May 19, 2020

What should you look for in a mentor?

Indra Nooyi
Mark Zuckerberg
Bizclik Editor
7 min
What should you look for in a mentor?


Perspective, fresh ideas, hindsight and experience are just a few things young business owners crave. But perspective comes with relativity, fresh ideas come from taking a step back, hindsight is born out of retrospect and experience comes from getting your hands dirty; all things that come with time.

Young business owners normally don’t have a wealth of experience to draw from or past examples to reference, but seasoned entrepreneurs and business leaders do. They have made mistakes and have learnt from them, they have had to make difficult tradeoffs to ensure the survival of their company, they’ve faced challenges and set backs but most importantly, they’ve overcome them.

Just like teachers impart their wisdom and help their students flourish, mentors can provide their protégés with invaluable guidance. Having someone to offer inspiration when all your creative juices have been drained, someone to question your thought process and someone to bounce ideas off can mean the difference between a great concept and a fruitful business. 

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PepsiCo CEO, Indra Nooyi once famously said, “I am a product of great mentors, great coaching,” and she is certainly not the only influential figure to credit her success, in part, to the coaching she received during her formative business years. “If I hadn’t had mentors, I wouldn’t be here today,” she says. “Coaches or mentors are very important. They could be anyone - your husband, other family members, or your boss.”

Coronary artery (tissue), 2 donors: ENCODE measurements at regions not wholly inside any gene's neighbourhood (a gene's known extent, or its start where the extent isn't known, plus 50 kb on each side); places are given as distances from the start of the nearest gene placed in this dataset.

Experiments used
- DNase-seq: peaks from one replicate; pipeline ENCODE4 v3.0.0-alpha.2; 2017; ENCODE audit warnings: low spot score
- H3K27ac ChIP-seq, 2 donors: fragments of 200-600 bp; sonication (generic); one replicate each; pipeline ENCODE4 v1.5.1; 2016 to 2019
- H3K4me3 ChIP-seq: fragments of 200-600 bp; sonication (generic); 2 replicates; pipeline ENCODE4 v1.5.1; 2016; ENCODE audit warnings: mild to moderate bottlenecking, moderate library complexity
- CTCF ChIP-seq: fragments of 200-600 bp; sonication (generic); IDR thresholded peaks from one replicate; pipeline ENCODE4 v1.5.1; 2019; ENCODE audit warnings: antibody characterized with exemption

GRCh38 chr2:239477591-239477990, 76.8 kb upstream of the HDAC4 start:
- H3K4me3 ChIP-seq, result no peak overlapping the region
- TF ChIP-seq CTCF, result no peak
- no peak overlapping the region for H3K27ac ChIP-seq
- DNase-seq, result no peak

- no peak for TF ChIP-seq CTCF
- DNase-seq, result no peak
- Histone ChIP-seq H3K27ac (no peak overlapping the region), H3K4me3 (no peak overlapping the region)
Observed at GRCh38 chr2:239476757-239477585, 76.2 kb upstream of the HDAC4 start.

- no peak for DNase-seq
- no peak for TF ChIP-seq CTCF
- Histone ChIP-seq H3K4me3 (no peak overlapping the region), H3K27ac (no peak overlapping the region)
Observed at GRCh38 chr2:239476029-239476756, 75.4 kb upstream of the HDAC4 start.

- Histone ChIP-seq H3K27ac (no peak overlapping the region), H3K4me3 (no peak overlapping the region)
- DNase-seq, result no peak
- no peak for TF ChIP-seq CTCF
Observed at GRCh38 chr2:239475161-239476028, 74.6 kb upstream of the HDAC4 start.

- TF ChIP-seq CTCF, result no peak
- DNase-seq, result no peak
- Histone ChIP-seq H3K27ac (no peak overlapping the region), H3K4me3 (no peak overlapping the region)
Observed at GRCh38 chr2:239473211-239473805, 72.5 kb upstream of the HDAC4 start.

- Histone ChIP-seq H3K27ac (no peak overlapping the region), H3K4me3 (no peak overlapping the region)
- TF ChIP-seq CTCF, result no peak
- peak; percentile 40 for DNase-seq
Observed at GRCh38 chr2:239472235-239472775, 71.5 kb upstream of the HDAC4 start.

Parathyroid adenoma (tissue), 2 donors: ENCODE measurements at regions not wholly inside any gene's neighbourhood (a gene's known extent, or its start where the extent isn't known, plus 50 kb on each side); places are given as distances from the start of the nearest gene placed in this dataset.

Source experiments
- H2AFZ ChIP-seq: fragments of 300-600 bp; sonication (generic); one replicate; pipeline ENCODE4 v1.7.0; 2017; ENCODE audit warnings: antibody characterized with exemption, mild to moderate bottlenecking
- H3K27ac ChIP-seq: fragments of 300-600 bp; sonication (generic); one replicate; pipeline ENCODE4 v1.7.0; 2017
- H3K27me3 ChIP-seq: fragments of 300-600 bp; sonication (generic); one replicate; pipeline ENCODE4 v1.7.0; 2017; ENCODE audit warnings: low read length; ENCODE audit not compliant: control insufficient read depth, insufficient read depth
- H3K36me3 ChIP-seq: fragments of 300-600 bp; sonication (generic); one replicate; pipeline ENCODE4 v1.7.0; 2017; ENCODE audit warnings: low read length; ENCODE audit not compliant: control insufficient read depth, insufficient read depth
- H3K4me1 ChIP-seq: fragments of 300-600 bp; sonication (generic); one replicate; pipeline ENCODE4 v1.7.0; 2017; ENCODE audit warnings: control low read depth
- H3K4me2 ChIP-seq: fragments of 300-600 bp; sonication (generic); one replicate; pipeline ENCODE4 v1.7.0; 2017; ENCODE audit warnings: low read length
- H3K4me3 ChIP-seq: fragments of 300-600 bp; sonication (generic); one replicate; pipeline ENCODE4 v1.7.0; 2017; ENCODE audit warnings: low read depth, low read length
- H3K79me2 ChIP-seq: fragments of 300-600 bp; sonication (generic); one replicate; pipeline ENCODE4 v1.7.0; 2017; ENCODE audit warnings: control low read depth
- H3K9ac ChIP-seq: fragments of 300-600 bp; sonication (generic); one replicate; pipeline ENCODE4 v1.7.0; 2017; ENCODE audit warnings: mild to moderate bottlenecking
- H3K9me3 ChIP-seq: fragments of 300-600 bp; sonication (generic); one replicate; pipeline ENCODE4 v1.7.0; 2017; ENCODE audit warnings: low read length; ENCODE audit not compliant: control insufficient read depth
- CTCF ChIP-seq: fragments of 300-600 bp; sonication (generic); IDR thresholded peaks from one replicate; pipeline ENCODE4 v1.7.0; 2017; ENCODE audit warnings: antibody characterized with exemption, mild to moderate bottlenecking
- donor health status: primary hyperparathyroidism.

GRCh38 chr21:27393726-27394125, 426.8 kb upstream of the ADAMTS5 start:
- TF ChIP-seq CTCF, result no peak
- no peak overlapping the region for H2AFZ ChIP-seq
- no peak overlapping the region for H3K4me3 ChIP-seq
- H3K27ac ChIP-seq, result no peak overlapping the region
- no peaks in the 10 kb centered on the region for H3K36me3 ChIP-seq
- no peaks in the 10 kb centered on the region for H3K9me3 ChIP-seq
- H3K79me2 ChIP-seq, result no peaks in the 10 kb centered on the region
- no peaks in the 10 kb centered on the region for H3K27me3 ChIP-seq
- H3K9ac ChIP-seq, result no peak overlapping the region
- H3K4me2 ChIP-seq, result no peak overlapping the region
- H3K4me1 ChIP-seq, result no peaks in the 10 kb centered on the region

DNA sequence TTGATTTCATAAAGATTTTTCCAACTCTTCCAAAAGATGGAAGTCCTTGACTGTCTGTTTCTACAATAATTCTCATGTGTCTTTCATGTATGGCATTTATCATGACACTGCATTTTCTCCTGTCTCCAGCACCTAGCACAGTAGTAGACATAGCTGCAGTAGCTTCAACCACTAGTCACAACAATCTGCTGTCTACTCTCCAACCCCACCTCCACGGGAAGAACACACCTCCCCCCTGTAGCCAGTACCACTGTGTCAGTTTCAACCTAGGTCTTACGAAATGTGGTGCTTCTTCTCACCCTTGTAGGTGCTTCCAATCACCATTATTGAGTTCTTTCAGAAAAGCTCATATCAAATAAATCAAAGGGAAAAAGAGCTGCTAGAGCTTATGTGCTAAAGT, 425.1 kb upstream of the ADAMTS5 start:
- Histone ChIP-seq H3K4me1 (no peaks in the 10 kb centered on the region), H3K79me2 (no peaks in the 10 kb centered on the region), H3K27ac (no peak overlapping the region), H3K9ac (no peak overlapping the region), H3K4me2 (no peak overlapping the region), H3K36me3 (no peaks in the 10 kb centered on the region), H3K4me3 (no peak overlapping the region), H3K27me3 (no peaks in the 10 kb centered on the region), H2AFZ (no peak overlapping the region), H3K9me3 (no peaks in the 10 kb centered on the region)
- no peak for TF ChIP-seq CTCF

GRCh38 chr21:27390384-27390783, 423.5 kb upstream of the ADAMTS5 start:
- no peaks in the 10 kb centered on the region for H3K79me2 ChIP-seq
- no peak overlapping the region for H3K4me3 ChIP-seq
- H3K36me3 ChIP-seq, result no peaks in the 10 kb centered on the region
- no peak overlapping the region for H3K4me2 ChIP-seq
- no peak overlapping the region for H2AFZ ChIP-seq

Facebook founder and CEO Mark Zuckerberg also speaks publically about his mentors and the positive influence they’ve had on him and his company. Don Graham (CEO of The Washington Post), Sean Parker (one of Facebook’s early employees and it’s first president) and the late Steve Jobs have all, at some point, offered advice, listened to theories or imparted knowledge which Zuckerberg applied when building his social media empire. When Jobs passed, Zuckerberg posted on his Facebook page, “Steve, thank you for being a mentor and a friend. Thanks for showing that what you build can change the world.”

And Zuckerberg is not the only Facebook executive who advocates business tutors. COO and author of Lean In, Sheryl Sandberg frequently speaks about her mentor Larry Summers, who she met during her junior year at Harvard. Quick to acknowledge the value of Summers’ mentorship, Sandberg advises others to select their mentors carefully in order to gain the most from the connection. “Don’t ask anyone to be your mentor,” she says, rather focus on engendering more productive relationships specific to you needs and problems. Her insistence on taking the time to build a valuable relationship is a nod to the significance and worth she places on good mentorship.

But you don’t have to be an executive at a multi-national corporation to have a mentor, and that person certainly doesn’t have to be Steve Jobs. As Nooyi says, your mentor could be your partner, a close friend, a business associate or colleague. So what should you look for in a mentor (or mentors – you don’t need to limit yourself to one) and how do you know when to heed their advice?


It might sound obvious, but when it comes to choosing a mentor, compatibility is very important. It’s not just about asking the most successful person possible for advice; its about finding someone who you can relate to and learn from. Before you search for a mentor you need to understand some important things about yourself – how do you like to receive criticism? How frequently would you want to meet and discuss ideas? What level of advice are you expecting? Understanding these points will help you find a good match.